When I am introducing my students to Aristotle, I always walk them through this sort of reasoning to make them aware of how everything they are doing aims at eudaemonia.  I ask them why they are there in this classroom.  Usually they say “to get credit”, though sometimes they say “for the sake of knowledge”.  I then ask why they want credit?  They say “to get a degree”.  Why do they want a degree?  “To get a good job.”  Why do they want a good job?  “To get money”, they usually answer (though recently many of them, for the first time in years, have talked about service and helping others, which heartens me tremendously).  There you have it:  a common theory of eudaemonia.  The good life, they are saying, is one where they have the security, freedom, and pleasure afforded by wealth.  We can then explore whether “the good job” hypothesis of relative ends is actually conducive to the things they want out of a good life.  Are these absolute ends of security, freedom, and luxury truly a satisfying life?  And if they are, is this way of acquiring these things conducive to that sort of life?  Perhaps, as Epicurus argued, they actually tend to undermine the happiness that one seeks.  Perhaps there are other values, other ends, that are far more satisfying.

Within the framework of plicology or an ontology of the fold, we can think of ends and values as ways of pleating our selves, our relationship to the world, and our relationship to others.  Values or ends are ontologically peculiar things.  They are operations by which we fold ourselves and our relationship to others and the world.  The ends I adopt are mechanisms of becoming and there’s almost something holographic about them.  They structure time and how I relate to myself and things, bring some things into relief and rendering other things invisible.  They structure what I want to be and become, but also select from the world around me.  As a result, the ends that I adopt in folding myself are not only vectors on what I strive to enact in myself and the world, but also define my vulnerabilities.  I render myself vulnerable to suffering, to despair, and sadness as a result of how I pleat the world.  If we take the example of Forrest Gump, for example– and yes, I know everyone is groaning now –we can see just how this works.  Lieutenant Dan’s ultimate value throughout the first part of the film is honor:  he has a destiny, he says, to die in battle as every one of his other family members had done in the past.  When Forrest saves him and he loses his legs, he loses the ultimate end or value of his life; the meaning of his existence.  He no longer knows how to plead himself and thereby falls into a base or vulgar existence, consisting of both bitterness and base pleasures such as drugs and the prostitutes he spends time with.  It is not until he is able to discover a new method of pleating and he comes to terms with the fact that we cannot control fate that he is able to develop a new method of pleating, a new meaning of life.  In the case of Forrest, the ultimate value is different.  His ultimate value is his relationships with others.  Each decision he makes is for the sake of furthering those relationships.  Thus, as he loses more and more loved ones– his mother, Bubba, Jenny –his life collapses and all he can do is try to run without speaking anymore.  Why he changes after running all this time, why he stops running, is mysterious.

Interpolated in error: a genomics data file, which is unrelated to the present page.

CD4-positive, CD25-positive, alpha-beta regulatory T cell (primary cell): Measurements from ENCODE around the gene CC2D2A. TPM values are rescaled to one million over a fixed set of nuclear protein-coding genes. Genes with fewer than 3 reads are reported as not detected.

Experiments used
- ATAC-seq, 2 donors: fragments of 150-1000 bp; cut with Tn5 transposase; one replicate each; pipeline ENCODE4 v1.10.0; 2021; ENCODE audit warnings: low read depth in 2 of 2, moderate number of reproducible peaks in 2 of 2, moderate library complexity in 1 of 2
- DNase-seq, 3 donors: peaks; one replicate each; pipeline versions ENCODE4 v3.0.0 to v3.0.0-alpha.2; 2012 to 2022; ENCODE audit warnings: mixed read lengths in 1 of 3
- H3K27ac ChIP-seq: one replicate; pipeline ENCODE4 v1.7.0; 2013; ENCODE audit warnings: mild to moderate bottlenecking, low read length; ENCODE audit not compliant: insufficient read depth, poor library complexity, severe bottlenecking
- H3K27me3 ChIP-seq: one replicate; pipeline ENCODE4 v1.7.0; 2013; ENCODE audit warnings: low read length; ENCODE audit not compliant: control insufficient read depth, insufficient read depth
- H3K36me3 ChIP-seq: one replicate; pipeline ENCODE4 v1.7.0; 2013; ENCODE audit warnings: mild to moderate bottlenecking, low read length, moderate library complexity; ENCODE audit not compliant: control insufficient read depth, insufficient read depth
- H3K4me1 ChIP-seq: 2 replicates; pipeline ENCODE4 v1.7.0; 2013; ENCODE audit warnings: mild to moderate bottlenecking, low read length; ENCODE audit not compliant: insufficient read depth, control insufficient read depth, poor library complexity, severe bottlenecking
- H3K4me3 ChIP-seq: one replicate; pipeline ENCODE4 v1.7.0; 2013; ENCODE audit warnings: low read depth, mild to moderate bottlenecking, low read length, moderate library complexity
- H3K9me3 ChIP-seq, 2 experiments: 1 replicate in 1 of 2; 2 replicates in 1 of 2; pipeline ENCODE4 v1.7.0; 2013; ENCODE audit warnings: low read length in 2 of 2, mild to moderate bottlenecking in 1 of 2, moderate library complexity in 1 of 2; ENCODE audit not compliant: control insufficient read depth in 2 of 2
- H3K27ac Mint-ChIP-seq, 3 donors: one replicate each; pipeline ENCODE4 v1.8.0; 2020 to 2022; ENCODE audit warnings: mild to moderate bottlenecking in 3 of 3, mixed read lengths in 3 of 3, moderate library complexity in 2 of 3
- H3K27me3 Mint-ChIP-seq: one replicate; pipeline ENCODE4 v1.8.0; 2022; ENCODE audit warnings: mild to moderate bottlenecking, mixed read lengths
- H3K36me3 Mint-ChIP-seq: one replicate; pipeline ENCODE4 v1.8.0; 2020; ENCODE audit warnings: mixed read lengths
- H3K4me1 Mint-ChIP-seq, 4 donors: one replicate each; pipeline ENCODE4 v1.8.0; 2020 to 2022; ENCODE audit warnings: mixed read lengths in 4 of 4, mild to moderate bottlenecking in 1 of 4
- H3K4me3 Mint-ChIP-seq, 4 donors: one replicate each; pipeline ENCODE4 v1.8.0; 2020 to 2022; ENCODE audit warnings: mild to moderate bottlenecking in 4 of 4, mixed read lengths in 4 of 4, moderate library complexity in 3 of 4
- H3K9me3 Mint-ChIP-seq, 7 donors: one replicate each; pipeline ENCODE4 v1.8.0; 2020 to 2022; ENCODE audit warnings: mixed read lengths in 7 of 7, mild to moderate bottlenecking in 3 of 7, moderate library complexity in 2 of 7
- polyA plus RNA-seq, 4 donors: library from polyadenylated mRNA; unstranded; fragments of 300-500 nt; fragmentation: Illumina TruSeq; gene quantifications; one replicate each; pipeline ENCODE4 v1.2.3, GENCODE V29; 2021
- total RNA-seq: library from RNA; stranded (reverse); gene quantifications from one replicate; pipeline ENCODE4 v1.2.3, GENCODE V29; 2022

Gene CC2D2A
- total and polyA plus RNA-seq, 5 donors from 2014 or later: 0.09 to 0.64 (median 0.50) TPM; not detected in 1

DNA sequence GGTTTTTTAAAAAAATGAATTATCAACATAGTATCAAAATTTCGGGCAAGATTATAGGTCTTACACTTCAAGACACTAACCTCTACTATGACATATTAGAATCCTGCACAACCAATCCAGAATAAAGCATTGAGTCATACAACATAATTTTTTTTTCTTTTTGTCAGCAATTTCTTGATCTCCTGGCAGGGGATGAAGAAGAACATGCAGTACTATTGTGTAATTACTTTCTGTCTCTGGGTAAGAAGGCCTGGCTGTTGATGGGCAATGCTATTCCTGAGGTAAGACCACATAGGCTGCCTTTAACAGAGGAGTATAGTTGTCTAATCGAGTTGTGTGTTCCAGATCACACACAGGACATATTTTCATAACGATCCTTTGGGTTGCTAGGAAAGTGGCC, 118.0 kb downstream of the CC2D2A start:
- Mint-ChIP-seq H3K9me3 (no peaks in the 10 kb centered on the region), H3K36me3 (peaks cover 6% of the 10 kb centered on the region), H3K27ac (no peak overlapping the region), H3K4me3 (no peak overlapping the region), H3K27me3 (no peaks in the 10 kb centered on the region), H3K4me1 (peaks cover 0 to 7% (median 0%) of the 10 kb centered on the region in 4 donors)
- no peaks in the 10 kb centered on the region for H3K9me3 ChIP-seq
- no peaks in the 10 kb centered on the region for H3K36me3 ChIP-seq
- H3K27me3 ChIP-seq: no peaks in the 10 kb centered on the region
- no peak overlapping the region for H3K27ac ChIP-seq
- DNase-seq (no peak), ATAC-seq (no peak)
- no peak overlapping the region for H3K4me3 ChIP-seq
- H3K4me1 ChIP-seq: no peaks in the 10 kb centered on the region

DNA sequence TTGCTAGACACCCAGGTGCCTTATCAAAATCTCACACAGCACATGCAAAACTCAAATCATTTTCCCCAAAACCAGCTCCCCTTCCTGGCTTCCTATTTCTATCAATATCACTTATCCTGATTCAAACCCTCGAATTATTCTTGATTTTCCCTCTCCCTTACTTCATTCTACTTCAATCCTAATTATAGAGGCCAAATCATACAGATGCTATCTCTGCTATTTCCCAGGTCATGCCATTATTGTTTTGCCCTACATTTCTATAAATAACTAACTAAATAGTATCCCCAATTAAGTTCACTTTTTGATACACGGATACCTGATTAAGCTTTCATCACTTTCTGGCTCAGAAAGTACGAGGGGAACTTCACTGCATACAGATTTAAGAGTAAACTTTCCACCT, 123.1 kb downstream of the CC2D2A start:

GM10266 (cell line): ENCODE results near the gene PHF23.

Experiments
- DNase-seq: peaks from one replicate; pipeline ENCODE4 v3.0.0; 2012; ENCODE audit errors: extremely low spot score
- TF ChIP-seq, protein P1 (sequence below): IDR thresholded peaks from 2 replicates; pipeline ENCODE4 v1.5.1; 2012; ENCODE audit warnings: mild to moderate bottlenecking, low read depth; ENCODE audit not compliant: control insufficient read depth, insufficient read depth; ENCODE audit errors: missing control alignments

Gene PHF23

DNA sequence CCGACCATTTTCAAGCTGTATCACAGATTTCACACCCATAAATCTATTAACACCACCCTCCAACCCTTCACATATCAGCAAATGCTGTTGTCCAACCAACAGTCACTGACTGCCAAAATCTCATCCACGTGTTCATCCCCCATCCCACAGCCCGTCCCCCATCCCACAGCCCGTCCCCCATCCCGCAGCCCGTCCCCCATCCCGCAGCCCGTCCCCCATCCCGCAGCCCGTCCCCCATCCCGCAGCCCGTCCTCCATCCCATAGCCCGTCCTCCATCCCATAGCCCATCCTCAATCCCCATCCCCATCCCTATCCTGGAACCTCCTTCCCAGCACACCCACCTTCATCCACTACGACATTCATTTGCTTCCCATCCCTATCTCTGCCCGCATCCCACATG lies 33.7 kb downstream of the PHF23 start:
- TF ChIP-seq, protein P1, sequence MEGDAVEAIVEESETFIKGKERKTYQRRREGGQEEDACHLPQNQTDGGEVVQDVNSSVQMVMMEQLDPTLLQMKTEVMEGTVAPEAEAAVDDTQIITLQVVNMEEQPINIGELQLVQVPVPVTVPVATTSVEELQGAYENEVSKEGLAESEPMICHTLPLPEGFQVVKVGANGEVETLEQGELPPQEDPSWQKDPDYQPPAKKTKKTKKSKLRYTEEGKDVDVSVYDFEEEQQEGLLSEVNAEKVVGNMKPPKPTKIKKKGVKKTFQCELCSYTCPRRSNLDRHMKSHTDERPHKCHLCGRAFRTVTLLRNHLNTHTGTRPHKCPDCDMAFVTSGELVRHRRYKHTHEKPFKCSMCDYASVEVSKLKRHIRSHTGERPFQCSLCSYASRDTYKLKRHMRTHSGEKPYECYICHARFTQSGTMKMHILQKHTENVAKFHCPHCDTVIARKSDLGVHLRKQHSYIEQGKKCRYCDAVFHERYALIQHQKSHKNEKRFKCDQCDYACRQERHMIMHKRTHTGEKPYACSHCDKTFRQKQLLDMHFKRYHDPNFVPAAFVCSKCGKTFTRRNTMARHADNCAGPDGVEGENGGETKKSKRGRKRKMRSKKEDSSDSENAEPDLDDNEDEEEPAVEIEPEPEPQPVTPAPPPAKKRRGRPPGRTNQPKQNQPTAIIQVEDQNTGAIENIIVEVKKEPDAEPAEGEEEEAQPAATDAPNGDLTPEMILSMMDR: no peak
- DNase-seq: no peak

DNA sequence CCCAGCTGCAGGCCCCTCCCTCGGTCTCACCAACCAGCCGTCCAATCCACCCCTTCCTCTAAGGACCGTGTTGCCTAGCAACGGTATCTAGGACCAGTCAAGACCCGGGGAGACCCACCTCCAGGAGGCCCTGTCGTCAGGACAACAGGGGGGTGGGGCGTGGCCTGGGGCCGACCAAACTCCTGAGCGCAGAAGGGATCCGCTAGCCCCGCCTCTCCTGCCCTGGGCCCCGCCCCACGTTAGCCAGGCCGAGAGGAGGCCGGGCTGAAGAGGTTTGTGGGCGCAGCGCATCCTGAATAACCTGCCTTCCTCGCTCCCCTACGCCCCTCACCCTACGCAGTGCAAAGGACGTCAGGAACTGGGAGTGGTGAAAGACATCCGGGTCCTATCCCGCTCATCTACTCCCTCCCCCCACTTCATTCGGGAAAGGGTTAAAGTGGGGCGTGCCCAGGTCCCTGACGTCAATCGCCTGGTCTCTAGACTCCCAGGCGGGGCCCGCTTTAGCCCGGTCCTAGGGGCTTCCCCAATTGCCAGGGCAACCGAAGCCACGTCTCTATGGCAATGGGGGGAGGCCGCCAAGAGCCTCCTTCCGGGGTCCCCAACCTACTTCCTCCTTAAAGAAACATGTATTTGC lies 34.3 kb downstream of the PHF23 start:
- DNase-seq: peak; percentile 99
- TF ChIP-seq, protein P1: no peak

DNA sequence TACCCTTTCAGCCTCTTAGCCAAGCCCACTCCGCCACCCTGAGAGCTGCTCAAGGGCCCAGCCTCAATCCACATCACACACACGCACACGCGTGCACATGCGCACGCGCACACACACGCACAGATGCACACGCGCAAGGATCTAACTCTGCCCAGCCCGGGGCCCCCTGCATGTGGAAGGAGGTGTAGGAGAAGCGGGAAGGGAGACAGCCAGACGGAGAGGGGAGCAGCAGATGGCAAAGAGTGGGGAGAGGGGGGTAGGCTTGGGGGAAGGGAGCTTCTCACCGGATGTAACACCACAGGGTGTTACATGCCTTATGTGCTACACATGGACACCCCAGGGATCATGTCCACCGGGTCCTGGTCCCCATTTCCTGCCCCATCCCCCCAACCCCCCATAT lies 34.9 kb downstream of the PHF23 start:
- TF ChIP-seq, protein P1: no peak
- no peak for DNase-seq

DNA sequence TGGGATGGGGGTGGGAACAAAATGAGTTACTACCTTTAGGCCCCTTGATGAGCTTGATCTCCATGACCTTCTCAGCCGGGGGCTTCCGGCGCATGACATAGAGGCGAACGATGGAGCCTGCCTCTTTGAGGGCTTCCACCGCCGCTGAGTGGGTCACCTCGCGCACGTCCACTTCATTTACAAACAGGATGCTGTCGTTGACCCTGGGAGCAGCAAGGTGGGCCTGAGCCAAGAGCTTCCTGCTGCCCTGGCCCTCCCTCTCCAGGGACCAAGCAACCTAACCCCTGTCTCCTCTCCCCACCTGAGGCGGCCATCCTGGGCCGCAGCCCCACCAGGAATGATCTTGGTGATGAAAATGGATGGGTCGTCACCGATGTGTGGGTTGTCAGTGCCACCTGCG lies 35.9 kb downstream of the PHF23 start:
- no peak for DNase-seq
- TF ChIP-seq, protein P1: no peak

In the case of Jenny, we have something altogether different.  Where Lieutenant Dan represents the temporal dimension of the future and the belief that we can control time and fate, and Forrest represents the dimension of the present (he is a feather on the wind, going where fate takes him and taking each opportunity to its limit:  “life is like a box of chocolates, you never know what you’ll get), Jenny represents the dimension of the past.  She is caught in a lethal and symptomatic repetition (in the psychoanalytic sense), continuously re-enacting her abuse at the hands of her father, invariably finding abusive relations, unconsciously hoping that this time it won’t happen, and endlessly seeking out love without being able to accept it when it’s there.  As Cecily recently pointed out to me, it is not until she has her child and experiences a pure love, that she’s able to end this lethal repetition and throw stones at the house where she was brought up, becoming capable accepting love from Forrest.  Yet as Forrest remarks inwardly as she collapses crying, there are never enough stones.  Values and ends pleat time and structure how we relate to time.  This, no doubt, is what Sartre had in mind with his idea of radical freedom and our responsibility for all that is in the world.  In our freedom we create ends and thereby pleat the world.  I am therefore responsible for the world that I bring into being through my pleats.  I have defined the field of what I am open to me, of what rises into relief and visibility.  I call the world and a self forth through how I fold myself through ends.  Lieutenant Dan doesn’t suffer because he lost his legs– though that too –but because he lost the destiny that he posited for himself.  His pleats folded his relationship to time, the world, others, and himself, rendering him vulnerable in a particular way.  It is in this sense How, then, should we pleat ourselves?  Perhaps that is the question of ethics.